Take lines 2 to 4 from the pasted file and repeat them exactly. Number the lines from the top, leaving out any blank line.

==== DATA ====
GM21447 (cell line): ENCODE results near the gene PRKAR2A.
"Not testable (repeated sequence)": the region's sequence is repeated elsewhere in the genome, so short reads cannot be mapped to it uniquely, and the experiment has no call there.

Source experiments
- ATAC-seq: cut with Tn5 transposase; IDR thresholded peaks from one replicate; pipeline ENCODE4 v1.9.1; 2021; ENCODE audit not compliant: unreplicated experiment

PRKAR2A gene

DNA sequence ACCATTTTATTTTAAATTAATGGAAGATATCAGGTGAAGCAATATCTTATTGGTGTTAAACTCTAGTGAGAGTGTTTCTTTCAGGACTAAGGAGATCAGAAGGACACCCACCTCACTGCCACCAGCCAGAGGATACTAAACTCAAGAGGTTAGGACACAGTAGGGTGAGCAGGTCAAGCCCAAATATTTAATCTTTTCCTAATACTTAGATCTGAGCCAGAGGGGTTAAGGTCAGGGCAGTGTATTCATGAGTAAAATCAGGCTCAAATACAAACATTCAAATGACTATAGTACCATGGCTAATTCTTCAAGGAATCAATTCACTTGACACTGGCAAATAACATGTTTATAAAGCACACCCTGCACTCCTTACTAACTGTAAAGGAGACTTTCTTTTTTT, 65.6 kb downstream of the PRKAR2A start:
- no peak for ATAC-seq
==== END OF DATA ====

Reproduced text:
"Not testable (repeated sequence)": the region's sequence is repeated elsewhere in the genome, so short reads cannot be mapped to it uniquely, and the experiment has no call there.

Source experiments
- ATAC-seq: cut with Tn5 transposase; IDR thresholded peaks from one replicate; pipeline ENCODE4 v1.9.1; 2021; ENCODE audit not compliant: unreplicated experiment